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dc.contributor.advisor Bermeo, Sarah
dc.contributor.author Waly, Alia
dc.date.accessioned 2012-04-20T13:50:37Z
dc.date.available 2012-04-20T13:50:37Z
dc.date.issued 2012-04-20
dc.identifier.uri http://hdl.handle.net/10161/5171
dc.description.abstract A swathe of research attests to the importance of governance in achieving economic growth and poverty reduction in developing countries. Whether governance has an equal effect across sectors, however, is a question that has been neglected empirically. This study adds to the literature by examining the differential impacts of governance on aid to the water/sanitation and health sectors. I used Ordinary Least Squares (OLS) to estimate the effect of health aid and water/sanitation aid on immunization rates and access to improved water and sanitation sources, respectively. My data on aid is from the OECD; I collected annual data for 5 aid flows: health aid, basic health aid, water/sanitation aid, water aid for large projects and sanitation aid for large projects, from 1996 to 2009. Annual data on immunization rates from 1990 to 2009 were collected from the World Bank World Development Indicators, and data on access to an improved water source and access to improved sanitation were collected from the WHO; 5 data points were available on this indicator. My covariates include governance, civil war, GDP per capita, GDP growth (percentage), decentralization, an indicator variable for Africa and log of population, which is consistent with the literature. I found that governance had a statistically significant impact on aid to the water and sanitation sectors—the sanitation sector appeared to be most negatively affected by poor governance—and no impact on aid to the health sector. These findings have potential implications for donor funding; they provide evidence that governance does not have an equal effect across sectors and that sector-level analysis of governance conditions in countries is important to undertake before giving aid. This study could also support increased aid to the water sector, as donor fears that aid will be squandered in the sector could be assuaged with these findings and the findings of other studies that (hopefully) will follow, which show that aid could be increased where good governance warrants it. While the water/sanitation sector is the subject of multiple Millennium Development Goal (MDG) targets and indicators, making it more of a donor priority than many other sectors, like production or civil society, for example, the proportion of Official Development Assistance (ODA) to the water/sanitation sector has actually decreased since 2000, when the MDGs were initiated. en_US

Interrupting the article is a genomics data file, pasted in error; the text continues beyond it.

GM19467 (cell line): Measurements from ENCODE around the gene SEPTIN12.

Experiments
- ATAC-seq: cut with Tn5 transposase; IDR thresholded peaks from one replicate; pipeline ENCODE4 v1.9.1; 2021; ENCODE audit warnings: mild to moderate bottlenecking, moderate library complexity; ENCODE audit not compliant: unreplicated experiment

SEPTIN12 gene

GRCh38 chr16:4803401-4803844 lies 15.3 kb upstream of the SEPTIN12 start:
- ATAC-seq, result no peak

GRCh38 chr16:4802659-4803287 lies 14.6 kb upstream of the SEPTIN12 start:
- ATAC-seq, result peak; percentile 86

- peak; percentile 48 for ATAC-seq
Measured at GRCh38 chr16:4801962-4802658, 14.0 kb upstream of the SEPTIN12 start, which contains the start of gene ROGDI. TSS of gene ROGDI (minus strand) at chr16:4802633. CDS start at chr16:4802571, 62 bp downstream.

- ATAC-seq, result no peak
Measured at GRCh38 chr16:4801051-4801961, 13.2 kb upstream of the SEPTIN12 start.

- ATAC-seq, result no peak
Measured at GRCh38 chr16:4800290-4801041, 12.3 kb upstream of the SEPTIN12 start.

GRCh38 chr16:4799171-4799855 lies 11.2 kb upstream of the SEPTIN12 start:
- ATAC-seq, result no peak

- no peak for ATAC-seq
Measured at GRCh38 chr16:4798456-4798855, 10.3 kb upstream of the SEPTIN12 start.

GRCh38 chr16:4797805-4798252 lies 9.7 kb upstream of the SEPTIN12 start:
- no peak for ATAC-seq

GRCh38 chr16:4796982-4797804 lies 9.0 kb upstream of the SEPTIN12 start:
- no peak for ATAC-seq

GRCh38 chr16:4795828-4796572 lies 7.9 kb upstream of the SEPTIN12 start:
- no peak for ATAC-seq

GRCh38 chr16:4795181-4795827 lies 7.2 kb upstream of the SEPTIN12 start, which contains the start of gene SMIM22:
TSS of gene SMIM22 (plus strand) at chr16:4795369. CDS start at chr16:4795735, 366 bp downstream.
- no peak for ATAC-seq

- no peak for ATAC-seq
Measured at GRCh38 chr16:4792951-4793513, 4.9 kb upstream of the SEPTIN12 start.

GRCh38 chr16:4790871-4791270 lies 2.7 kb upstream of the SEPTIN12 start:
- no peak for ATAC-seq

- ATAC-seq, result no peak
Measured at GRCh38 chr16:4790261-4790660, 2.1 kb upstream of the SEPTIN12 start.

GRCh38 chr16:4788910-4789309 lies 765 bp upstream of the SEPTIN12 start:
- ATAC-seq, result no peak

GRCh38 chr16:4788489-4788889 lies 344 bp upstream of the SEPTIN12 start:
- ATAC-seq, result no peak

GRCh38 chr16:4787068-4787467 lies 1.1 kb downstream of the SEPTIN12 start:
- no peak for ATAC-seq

dc.language.iso en en_US
dc.subject governance; international aid; aid effectiveness en_US
dc.title The Differential Effect of Governance on Aid to the Water/Sanitation and Health Sectors: An Analysis en_US
dc.type Masters' project
dc.department The Sanford School of Public Policy

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